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IU Health is getting into the Fort Wayne market. Photo: IU Health

The News-Sentinel in Fort Wayne, Indiana, is reporting Indiana University Health, the dominant not-for-profit health system in the state, is expanding into the city. Brian Bauer — the former CEO of Lutheran Health Network in Fort Wayne who was fired by Lutheran's for-profit parent, Community Health Systems — will lead the IU Health region.

Why it matters: This is not just a small regional deal in Indiana. CHS is on the brink of collapse. And now Lutheran, one of CHS' most profitable hospital systems, faces a powerful competitor that likely will nab Lutheran's patients as well as doctors, nurses and other employees.

Inside Fort Wayne: Two sources familiar with Lutheran told me the environment is "toxic" and "adversarial." Lutheran already has lost employees to a separate nearby system, Parkview Health, the sources said. They also said Lutheran's profitability has dwindled this year. IU Health did not respond to inquiries.

  • IU Health plans to build hospitals and outpatient centers in the Fort Wayne area, and that would be a giant blow to Lutheran, which many Wall Street analysts say is the "crown jewel" of CHS. One source said Lutheran's earnings before interest, tax, depreciation and amortization last year were around $280 million.
  • That will make it even tougher for CHS to pay down its mountain of debt if profits get sucked out of its most lucrative region.
  • CHS, which is in the process of selling off hospitals, turned down a buyout offer of Lutheran last year.

What to watch: CHS will report third-quarter earnings after markets close Nov. 1, and the investor call will be the following morning.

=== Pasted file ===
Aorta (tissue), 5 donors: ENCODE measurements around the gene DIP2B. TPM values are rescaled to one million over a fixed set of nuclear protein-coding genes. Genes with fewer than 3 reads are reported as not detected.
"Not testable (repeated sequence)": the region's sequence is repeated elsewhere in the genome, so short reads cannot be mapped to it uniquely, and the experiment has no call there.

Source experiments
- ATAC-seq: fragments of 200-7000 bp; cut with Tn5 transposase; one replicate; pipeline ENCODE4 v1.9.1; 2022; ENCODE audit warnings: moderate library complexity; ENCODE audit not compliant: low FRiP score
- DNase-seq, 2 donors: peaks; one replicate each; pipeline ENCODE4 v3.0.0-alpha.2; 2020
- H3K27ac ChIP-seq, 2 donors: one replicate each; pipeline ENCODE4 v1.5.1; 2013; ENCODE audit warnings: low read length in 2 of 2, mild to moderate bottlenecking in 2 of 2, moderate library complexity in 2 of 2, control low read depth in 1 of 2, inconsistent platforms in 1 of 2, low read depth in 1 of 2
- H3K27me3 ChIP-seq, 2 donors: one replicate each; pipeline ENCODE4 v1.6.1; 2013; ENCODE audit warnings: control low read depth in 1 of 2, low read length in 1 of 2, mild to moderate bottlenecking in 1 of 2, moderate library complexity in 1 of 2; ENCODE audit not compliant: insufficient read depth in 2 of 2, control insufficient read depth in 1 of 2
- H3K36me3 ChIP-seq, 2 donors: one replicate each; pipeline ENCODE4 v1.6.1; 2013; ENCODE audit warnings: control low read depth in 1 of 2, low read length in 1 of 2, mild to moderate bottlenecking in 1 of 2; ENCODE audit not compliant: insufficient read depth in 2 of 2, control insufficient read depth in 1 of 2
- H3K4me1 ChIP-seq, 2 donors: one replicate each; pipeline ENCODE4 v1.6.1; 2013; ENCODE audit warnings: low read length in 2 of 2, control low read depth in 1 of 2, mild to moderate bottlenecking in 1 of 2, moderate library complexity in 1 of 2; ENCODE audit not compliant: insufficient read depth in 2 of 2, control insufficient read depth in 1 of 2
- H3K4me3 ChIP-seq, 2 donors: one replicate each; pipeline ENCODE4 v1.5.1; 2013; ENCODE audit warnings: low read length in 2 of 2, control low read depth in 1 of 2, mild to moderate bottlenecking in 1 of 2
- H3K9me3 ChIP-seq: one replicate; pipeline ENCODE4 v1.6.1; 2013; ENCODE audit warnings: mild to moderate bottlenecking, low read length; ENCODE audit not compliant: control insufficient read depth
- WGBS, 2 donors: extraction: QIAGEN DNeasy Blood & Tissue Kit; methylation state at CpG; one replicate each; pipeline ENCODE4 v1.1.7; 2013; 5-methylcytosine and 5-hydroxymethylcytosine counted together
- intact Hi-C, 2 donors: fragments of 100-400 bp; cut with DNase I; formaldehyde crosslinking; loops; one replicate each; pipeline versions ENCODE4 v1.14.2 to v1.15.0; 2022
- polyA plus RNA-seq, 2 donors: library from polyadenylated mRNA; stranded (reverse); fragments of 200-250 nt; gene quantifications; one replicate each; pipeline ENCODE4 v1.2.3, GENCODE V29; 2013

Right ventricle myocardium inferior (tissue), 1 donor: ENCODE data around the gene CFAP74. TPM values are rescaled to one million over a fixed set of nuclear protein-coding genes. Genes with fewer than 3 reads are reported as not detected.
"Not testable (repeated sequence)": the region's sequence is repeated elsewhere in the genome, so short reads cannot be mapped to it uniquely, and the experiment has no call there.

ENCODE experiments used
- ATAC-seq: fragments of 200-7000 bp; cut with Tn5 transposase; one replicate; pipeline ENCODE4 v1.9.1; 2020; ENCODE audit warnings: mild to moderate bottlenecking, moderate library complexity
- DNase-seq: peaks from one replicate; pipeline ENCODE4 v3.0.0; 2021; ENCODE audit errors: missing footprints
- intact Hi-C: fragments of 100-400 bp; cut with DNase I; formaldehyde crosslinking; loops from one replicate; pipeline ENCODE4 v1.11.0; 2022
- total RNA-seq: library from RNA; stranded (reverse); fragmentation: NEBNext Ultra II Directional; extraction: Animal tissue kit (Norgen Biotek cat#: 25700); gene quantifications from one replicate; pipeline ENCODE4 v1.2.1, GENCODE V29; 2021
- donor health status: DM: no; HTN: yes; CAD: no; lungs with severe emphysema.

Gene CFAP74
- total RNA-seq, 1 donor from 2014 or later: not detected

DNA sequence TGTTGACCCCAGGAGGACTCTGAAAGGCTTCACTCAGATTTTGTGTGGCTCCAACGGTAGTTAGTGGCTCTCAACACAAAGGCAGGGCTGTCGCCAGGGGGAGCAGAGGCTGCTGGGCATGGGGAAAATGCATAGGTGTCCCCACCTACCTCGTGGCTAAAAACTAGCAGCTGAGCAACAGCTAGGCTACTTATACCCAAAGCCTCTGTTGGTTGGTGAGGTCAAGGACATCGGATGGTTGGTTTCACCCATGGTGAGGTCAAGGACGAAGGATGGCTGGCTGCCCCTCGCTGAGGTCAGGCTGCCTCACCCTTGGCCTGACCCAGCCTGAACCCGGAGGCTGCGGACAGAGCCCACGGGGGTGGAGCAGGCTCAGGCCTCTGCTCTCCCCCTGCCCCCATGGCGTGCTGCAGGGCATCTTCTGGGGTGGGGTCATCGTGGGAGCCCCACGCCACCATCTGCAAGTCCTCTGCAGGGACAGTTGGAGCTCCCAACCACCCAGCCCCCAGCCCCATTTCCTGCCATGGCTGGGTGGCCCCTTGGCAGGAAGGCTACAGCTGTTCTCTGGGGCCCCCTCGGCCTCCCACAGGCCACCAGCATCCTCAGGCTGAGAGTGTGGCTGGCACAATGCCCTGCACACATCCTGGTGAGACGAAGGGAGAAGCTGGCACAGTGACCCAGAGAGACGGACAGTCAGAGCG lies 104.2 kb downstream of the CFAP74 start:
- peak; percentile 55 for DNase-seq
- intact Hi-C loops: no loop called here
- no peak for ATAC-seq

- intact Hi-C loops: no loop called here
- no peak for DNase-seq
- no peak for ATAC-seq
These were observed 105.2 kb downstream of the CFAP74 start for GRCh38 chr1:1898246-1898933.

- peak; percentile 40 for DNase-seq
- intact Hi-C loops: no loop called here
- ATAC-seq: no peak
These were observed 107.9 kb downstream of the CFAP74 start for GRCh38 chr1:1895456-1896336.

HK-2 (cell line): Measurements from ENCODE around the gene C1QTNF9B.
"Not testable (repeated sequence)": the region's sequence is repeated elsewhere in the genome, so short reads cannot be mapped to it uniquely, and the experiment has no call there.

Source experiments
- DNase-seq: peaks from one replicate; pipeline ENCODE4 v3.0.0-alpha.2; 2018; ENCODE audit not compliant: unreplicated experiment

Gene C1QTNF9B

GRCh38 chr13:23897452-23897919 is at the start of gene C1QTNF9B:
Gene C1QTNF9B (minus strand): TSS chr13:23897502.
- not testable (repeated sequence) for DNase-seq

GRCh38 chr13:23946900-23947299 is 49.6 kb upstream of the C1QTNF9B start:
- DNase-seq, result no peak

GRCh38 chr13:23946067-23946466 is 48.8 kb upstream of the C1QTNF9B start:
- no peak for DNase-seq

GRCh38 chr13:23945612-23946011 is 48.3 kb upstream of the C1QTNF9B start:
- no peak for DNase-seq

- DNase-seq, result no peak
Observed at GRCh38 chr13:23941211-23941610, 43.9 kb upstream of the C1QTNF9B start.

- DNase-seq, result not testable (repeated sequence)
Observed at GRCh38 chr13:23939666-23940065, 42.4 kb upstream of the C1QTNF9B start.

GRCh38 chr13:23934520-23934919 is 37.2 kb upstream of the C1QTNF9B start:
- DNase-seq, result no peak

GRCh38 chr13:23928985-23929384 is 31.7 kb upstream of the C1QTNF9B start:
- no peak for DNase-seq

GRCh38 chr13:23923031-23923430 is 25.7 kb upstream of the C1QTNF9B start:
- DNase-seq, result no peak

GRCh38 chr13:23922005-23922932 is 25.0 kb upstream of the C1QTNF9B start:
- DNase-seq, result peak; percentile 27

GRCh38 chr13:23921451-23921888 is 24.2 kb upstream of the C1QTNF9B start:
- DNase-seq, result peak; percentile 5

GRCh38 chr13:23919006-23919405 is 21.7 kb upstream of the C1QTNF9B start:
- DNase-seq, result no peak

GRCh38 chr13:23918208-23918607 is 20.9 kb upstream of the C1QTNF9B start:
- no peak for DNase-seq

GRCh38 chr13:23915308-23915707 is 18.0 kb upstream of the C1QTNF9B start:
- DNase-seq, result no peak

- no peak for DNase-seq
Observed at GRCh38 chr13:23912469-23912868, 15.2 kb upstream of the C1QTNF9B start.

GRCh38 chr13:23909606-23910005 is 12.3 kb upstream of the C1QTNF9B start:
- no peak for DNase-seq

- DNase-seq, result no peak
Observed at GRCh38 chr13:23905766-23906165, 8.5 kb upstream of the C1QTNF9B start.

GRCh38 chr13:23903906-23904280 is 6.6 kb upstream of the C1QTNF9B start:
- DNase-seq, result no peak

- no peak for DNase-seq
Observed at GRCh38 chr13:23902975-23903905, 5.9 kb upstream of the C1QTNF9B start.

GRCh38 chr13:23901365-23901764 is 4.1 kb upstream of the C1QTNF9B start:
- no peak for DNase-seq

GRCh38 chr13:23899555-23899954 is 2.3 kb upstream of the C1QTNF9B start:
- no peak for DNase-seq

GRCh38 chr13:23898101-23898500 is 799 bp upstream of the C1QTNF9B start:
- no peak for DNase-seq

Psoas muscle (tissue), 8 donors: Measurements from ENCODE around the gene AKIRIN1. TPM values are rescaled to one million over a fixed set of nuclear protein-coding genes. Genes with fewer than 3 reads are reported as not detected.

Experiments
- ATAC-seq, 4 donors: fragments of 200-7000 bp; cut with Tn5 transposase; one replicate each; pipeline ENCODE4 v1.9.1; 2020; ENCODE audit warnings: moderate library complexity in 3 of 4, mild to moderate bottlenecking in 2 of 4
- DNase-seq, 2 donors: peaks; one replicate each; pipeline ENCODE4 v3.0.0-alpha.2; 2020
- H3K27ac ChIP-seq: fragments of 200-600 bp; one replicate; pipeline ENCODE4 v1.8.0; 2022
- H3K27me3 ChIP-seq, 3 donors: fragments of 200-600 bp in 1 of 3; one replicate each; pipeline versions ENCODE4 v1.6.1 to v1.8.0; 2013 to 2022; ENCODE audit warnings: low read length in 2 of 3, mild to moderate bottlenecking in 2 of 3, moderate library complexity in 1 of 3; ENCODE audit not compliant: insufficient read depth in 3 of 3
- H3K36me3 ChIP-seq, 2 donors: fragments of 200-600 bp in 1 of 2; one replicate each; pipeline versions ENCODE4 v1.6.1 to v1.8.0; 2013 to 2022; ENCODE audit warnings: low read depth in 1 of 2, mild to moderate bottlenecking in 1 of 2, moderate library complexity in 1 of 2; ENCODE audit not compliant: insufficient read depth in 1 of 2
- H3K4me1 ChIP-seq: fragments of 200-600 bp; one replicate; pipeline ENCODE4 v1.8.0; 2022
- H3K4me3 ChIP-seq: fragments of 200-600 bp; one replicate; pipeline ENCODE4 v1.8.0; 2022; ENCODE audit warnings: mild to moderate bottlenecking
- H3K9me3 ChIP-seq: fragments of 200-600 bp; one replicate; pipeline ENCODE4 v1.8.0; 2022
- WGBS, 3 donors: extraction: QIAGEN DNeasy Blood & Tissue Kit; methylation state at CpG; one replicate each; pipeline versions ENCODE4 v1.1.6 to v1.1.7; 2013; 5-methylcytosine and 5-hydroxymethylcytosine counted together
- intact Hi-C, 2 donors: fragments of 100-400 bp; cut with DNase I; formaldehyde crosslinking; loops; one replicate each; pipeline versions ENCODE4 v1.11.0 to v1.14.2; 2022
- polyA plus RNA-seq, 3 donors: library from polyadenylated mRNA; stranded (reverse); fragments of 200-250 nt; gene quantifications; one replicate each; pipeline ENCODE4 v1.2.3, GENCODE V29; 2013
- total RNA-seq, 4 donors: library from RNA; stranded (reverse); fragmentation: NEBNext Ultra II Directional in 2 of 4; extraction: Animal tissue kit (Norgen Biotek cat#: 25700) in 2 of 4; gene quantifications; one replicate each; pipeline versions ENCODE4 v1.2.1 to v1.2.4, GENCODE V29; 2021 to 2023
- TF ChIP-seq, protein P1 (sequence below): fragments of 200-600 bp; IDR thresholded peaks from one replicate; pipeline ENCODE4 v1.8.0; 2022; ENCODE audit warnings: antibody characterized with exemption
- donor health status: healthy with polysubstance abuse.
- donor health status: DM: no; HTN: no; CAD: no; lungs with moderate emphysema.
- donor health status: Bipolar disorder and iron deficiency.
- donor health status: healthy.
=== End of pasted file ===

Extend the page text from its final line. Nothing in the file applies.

Go deeper

Coronavirus hospitalizations top 100,000 for the first time

Expand chart
Data: The COVID Tracking ProjectHarvard Global Health Institute; Cartogram: Danielle Alberti and Andrew Witherspoon/Axios

More than 100,000 Americans are now in the hospital with coronavirus infections — a new record, an indication that the pandemic is continuing to get worse and a reminder that the virus is still very dangerous.

Why it matters: Hospitalizations are a way to measure severe illnesses — and severe illnesses are on the rise across the U.S. In some areas, health systems and health care workers are already overwhelmed, and outbreaks are only getting worse.

Dion Rabouin, author of Markets
22 mins ago - Economy & Business

Our make-believe economy

Illustration: Eniola Odetunde/Axios

The Federal Reserve and global central banks are remaking the world's economy in an effort to save it, but have created something of a monster.

Why it matters: The Fed-driven economy relies on the creation of trillions of dollars — literally out of thin air — that are used to purchase bonds and push money into a pandemic-ravaged economy that has long been dependent on free cash and is only growing more addicted.

New hope for "smart cities"

Illustration: Sarah Grillo/Axios

It's time to polish our gleaming vision of urban environments where internet technology makes everything from finding a parking space to measuring air quality a snap.

Why it matters: The Biden administration's Cabinet appointees are likely to be champions of bold futurism in urban planning — which could mean that smart infrastructure projects, like broadband deployment and digital city services, get fresh funding and momentum.